Remarkably, this entire 10-song EP was written and recorded in one day — Monday, March 23, 2009 — by Romantica with some friends in Austin, Texas. The day-long session came on the fifth day of the South By Southwest music fest, and you can hear the party’s bittersweet wind-down in tunes such as the war protest “Blood and Circumstance” and soul-yearners “How To Feel” and “My Love, My Heart.” What carries it all is Kyle’s honeysuckle voice, heart-drifting melodies, and the band’s obvious affection for each other, typified by the sound of freedom given to “Lucky” Luke Jacobs’s train whistle of a pedal steel guitar.

Beyond the disc being Romantica’s most accomplished foray into country music to date, Kyle’s lyrical prayers and the in-the-moment speed with which it was created, there are some flat-out great tunes here, most notably “Lonely Star,” wherein a road-weary musician calls home, wonders what the hell he’s doing with his life, and concludes, “Texas, here we are/You’re not the only lonely star.”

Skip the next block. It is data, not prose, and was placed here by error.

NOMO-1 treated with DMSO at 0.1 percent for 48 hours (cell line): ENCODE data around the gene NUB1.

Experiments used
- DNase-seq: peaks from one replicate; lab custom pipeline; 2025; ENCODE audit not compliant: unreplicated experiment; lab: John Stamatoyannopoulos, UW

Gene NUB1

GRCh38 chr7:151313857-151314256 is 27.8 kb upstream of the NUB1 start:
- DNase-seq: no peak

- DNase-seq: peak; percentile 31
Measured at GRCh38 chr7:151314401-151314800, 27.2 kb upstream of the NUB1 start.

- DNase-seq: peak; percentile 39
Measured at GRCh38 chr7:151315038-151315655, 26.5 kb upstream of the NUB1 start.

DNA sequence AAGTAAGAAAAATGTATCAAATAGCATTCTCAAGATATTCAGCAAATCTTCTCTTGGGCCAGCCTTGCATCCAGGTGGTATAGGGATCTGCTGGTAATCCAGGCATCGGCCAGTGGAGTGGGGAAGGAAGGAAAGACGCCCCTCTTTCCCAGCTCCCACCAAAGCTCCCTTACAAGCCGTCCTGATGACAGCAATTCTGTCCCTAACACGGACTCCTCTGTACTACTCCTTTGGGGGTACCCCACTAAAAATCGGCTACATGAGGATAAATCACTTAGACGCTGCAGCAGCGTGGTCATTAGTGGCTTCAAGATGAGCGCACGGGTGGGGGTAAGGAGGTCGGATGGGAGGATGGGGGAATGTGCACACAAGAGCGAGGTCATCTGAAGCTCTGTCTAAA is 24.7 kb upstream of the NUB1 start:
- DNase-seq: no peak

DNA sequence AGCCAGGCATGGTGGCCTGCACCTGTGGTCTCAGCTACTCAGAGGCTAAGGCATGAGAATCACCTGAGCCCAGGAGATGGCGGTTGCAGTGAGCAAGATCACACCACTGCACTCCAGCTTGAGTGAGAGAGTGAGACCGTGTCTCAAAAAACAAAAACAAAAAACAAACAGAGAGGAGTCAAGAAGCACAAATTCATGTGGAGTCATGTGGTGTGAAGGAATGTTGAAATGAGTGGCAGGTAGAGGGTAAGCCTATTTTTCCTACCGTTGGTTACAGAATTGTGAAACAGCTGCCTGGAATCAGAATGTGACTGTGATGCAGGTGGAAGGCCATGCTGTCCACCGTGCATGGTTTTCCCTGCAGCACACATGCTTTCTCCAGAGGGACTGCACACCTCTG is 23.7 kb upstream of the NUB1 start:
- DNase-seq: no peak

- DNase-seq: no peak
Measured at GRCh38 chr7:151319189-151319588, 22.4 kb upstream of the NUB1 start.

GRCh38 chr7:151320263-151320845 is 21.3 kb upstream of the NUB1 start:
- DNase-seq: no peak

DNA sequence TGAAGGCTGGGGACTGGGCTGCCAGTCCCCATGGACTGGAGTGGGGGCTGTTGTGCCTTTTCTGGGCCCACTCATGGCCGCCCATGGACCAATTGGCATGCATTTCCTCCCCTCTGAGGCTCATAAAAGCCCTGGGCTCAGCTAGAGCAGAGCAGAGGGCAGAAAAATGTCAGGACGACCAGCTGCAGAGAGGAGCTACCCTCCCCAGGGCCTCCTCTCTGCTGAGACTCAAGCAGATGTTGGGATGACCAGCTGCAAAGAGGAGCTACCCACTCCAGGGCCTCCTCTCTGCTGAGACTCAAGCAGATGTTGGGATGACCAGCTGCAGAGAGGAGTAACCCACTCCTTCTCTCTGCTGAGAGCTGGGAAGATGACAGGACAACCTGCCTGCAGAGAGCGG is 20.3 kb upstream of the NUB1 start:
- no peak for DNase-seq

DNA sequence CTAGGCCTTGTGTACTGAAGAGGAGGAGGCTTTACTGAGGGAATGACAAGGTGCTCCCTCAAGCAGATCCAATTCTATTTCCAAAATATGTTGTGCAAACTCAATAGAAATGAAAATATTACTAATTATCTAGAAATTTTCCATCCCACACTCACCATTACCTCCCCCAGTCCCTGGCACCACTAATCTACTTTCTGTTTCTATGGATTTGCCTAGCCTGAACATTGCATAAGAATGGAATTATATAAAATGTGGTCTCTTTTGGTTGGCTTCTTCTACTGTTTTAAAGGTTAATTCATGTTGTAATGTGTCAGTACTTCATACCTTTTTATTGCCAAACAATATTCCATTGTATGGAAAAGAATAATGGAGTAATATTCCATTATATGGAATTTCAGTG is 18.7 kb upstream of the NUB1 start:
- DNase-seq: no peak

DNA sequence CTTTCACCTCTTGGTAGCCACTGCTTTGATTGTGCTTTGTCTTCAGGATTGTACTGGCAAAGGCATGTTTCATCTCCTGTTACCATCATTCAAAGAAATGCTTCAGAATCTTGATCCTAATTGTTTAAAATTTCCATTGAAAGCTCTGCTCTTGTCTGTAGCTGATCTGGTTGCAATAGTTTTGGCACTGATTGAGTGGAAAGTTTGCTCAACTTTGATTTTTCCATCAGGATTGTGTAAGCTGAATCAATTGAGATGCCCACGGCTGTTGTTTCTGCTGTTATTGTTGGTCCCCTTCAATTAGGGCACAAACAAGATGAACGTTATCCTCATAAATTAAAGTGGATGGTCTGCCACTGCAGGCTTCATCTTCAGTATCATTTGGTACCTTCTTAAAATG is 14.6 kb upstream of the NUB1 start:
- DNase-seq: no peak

The sum effect of “Control Alt Country Delete” is that of sitting around with friends in an opium den, church basement or fox hole listening to and playing recently made-up songs for each other. That in and of itself is a rare occurrence in these days of digital recording and clam-wiping. And when they unfurl the last track “Goodnight Austin City Lights” for the first and only time (a small band argument introduces the song), you can almost hear the band packing up and getting in the van. Their destination is “home to the St. Paul city lights,” but it’s obvious that they’ve got a long road ahead of them. Lucky for them and us, there’s a lot of beauty to listen to along the way.